Every day, I see patients with serious dental problems. They come to me with abscessed teeth, fevers and severe pain. Some have malnutrition because they are unable to eat properly. In others, you can see that their front teeth are literally rotting in their mouths.
I’m not a dentist. I’m a medical doctor.
The patients I’m seeing can’t get dental care. They don’t have dental insurance, and they can’t afford to pay for dental care on their own.
Three community health centers in the area offer basic dental services on a sliding income scale, but they can’t see everyone who needs care. Hardworking private dentists are all at maximum capacity.
When patients open their mouths for me and ask if there’s anything I can do, it’s because they have nowhere else to turn. But I can’t help them.
For patients who have an abscessed tooth, I can prescribe antibiotics and painkillers, neither of which will solve the underlying problem. For that, they need to see a dentist.
This has been the reality of my practice for years – and believe me, I’m not the only doctor in New Mexico who’s seeing this. Ask any general practice provider or emergency physician, especially in a rural community, and you’ll hear the same story.
It doesn’t have to be this way. For several years now, a group called Health Action New Mexico has proposed expanding the dental care team with mid-level practitioners called dental therapists, who would bring high-quality, affordable dental care to more New Mexicans.
It’s a good idea. The only thing standing in its way is the New Mexico Dental Association.
Let me be clear. New Mexico’s dentists are working as hard as they can to serve their communities. But we simply don’t have enough of them. Hundreds more are needed to meet the demand.
The dental association has all kinds of arguments against dental therapists. If you listen closely, you’ll find that these arguments resemble the ones organized medicine put forth years ago to block the introduction of nurse practitioners, physician assistants, and other kinds of physician extenders who today are regarded as indispensable.
Dental therapists would do the same for dental care. They don’t do everything that dentists do. Instead, they focus on the basics, including preventive measures, fillings, and uncomplicated extractions.
These are services that don’t have to be performed by dentists. By adding dental therapists to their teams, dentists could practice at the top of their training and focus on providing those services that only a dentist can perform.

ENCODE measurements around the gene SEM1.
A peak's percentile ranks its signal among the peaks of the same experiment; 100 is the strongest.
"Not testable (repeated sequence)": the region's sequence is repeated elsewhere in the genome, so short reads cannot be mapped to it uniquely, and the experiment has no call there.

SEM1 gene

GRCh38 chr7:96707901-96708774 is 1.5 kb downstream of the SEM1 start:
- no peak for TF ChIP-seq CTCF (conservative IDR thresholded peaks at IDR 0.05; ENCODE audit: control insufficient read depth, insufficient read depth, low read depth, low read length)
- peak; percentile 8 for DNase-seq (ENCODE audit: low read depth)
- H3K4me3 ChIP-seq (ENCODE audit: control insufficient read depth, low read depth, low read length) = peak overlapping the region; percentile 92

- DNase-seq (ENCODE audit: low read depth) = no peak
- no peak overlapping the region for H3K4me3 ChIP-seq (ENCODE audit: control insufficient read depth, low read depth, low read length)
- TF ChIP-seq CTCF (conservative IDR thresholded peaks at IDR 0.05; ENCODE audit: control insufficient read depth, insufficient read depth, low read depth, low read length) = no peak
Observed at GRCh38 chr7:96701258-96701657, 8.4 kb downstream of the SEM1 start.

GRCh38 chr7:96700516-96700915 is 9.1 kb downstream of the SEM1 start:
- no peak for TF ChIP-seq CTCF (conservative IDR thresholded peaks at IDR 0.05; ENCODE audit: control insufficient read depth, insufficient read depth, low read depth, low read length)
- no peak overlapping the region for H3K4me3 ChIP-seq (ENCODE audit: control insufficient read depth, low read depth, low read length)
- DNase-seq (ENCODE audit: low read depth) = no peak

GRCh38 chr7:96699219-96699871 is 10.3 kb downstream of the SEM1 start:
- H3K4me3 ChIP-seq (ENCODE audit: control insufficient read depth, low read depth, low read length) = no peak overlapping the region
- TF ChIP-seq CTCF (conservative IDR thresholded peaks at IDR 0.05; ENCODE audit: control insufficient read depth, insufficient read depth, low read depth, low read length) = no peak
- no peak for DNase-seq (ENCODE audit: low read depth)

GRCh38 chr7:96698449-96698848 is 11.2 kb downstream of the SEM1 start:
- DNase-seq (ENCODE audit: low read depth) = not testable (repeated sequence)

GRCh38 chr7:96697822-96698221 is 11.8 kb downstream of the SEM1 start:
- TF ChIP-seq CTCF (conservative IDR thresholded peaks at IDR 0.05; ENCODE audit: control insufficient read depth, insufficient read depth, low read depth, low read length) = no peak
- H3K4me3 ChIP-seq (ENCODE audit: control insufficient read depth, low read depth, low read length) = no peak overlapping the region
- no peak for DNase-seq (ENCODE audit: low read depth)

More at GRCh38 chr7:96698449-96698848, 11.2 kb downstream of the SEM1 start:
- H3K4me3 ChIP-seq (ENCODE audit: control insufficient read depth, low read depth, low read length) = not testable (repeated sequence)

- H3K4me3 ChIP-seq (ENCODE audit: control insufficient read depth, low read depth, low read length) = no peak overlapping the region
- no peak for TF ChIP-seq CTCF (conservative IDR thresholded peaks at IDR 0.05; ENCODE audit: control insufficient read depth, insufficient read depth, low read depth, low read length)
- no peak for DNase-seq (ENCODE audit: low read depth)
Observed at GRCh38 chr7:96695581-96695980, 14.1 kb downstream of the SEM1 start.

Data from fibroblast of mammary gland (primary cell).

Dental therapists generally practice off-site from their supervising dentists, bringing services to patients where they are – in schools, nursing homes, mobile clinics, and other settings where dentists don’t normally work.
And because dental therapists are less expensive to employ than dentists, community health centers and other safety net providers could hire dental therapists to help them serve more low-income patients.
The dental therapist approach is backed by years of experience and numerous studies affirming both the high quality of care that dental therapists provide and their success at expanding access. In fact, not a single study has shown otherwise.
In Alaska, dental therapists have made care available to more than 40,000 people in remote communities since they started practicing 10 years ago. Minnesota established its dental therapy program in 2009, and already it is expanding dental care access.
Maine passed legislation authorizing dental therapists in 2014, and a dozen other states are actively exploring dental therapists as a way to address dental care access.
I firmly believe dental therapists are the future of dental care. The New Mexico Dental Association refuses to accept this, yet it has failed to propose any realistic alternatives.
It is easy for people who don’t see the pain and suffering I witness every day to deny there is a problem and reject solutions. Personally, I am tired of sending patients home without help.
All New Mexicans should be able to get dental care when they need it, where they live. I call on my colleagues in the medical profession and in the policy sector to show leadership on this issue and help bring dental therapists to our state.